India’s stock market regulator Securities and Exchange Board of India (Sebi) will soon come out with guidelines regulating hedge funds that wish to operate here.
“We are looking to provide a broad-based, registered and regulated platform to these entities, depending on their individual track records,” said a senior official at Sebi who did not wish to be identified.
Among the measures being considered is one that will allow single hedge funds (those that have a single strategy or a single investor, and, therefore, a higher degree of risk) to invest only 49% of their investment corpus in India.
Hedge funds are aggressively managed portfolio investments that use strategies such as leveraging, and taking long (a bet that the underlying asset will appreciate), short (that the underlying asset will depreciate) and derivative positions in the markets in order to make high returns.
Several well-known hedge funds have already been granted entry into India.
Sebi’s previous chairman M. Damodaran had always maintained that the regulator was more comfortable with hedge funds coming into the domestic market through the front door, as entities registered with it. In October, Sebi had clamped down on anonymous inflows of foreign money into equities through so-called participatory notes (PNs).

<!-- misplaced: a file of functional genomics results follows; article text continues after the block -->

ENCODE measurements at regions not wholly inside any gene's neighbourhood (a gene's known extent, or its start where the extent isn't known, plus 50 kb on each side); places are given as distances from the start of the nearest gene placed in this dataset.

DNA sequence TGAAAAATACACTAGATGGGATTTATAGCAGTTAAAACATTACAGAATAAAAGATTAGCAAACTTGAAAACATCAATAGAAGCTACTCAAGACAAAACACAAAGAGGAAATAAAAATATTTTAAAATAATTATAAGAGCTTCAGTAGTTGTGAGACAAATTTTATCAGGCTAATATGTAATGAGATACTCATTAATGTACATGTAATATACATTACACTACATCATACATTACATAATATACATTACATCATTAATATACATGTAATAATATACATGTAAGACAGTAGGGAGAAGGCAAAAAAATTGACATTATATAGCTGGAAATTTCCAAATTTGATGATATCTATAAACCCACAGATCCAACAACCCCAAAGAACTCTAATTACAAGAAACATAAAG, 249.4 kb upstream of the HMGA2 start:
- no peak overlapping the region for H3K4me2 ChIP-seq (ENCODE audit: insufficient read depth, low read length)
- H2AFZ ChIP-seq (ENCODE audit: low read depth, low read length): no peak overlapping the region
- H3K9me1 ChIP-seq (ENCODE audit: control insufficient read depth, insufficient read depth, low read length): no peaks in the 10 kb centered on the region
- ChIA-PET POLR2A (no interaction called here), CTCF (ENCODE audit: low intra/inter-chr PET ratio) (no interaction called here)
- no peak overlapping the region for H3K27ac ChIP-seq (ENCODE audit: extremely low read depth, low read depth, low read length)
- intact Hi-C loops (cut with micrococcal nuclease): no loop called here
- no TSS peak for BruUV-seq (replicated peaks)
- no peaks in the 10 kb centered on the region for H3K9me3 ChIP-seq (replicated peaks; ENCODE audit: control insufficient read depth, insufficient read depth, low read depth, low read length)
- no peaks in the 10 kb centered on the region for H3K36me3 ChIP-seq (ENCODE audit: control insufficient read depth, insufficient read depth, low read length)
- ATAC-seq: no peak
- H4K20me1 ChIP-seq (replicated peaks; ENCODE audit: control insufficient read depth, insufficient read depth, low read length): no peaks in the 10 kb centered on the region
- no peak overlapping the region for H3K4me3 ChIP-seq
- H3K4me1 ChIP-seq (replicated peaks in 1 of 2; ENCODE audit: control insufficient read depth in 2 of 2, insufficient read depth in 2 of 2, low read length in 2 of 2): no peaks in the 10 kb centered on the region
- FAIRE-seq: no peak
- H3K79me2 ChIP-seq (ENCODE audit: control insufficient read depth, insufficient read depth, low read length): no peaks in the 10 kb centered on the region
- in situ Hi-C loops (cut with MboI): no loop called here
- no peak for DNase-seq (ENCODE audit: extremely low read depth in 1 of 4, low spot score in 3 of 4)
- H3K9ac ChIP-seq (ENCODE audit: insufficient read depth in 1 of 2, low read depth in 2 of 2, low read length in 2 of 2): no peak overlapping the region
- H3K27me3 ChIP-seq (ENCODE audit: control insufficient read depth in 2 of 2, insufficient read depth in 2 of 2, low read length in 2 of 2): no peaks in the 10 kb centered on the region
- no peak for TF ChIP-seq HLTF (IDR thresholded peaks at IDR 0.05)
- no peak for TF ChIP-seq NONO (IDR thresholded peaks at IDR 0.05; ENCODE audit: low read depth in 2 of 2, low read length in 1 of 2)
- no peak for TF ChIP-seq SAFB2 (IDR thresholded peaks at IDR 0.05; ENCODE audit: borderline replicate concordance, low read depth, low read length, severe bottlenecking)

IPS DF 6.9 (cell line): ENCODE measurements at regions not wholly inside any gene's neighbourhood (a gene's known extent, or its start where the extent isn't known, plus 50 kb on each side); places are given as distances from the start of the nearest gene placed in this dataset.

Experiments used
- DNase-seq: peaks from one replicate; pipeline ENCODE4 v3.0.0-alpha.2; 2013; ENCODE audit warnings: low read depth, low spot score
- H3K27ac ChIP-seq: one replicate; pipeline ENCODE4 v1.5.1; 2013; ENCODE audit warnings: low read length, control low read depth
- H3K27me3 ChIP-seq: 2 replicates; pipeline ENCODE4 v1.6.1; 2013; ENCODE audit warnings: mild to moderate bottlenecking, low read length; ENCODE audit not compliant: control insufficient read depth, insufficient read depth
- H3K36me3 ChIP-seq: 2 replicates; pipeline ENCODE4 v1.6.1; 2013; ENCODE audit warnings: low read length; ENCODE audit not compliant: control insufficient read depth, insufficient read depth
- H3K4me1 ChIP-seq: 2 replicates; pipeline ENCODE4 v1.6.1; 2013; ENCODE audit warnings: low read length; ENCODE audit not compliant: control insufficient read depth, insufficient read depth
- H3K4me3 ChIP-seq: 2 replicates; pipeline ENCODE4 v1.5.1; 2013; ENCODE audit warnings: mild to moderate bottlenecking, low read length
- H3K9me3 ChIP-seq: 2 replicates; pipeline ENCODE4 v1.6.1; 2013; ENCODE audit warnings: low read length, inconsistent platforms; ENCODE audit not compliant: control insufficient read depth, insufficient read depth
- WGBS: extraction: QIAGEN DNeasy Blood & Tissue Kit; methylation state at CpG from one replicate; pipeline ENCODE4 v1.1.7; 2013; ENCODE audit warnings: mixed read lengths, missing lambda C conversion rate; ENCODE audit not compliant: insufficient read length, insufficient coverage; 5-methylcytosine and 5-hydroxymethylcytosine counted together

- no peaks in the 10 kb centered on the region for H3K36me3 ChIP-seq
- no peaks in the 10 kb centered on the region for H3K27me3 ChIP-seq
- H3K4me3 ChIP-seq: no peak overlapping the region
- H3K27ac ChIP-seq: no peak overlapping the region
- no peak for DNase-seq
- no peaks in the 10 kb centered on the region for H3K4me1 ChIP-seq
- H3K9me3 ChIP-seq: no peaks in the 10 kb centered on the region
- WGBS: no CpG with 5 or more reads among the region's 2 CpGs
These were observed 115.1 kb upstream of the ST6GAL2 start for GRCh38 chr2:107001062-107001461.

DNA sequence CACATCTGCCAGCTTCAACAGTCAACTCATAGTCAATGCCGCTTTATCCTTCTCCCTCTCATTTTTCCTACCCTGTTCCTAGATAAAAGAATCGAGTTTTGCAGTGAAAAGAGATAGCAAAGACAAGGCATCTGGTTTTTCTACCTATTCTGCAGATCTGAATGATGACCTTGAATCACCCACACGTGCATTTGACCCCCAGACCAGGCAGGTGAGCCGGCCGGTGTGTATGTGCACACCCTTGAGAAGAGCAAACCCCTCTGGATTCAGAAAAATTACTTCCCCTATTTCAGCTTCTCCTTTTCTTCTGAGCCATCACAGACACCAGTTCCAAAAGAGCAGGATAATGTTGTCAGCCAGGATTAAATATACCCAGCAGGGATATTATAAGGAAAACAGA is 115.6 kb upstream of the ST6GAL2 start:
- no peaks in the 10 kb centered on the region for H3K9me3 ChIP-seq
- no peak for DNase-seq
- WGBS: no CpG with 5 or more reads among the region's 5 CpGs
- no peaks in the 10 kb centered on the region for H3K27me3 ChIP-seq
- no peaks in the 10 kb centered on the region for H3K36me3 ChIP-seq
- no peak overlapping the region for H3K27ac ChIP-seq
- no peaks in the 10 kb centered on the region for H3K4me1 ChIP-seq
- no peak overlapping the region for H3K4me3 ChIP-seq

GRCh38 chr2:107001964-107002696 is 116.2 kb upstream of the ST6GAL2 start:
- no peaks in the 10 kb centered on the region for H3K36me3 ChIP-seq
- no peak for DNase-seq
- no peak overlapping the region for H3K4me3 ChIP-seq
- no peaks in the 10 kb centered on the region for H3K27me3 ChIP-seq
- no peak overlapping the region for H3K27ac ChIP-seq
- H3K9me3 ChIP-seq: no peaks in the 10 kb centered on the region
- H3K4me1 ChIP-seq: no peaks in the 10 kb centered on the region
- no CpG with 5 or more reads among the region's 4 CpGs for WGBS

According to the Sebi official, the registration of new hedge funds will be contingent on their track record. “In case of newly set-up hedge funds, they will be given an entry if the fund manager has a good one-year track record,” he said.
Since clamping down on PNs, Sebi has made it easier (and quicker) for foreign investors, including hedge funds, to register themselves with it. Some prominent hedge funds such as the Old Lane Llp (a Citigroup fund) have since registered their names with the regulator.
“We have registered around 200 foreign institutional investors in the last two months, among which there are at least 20 hedge funds,” the Sebi official said.
Posted in Main Page.
– February 21, 2008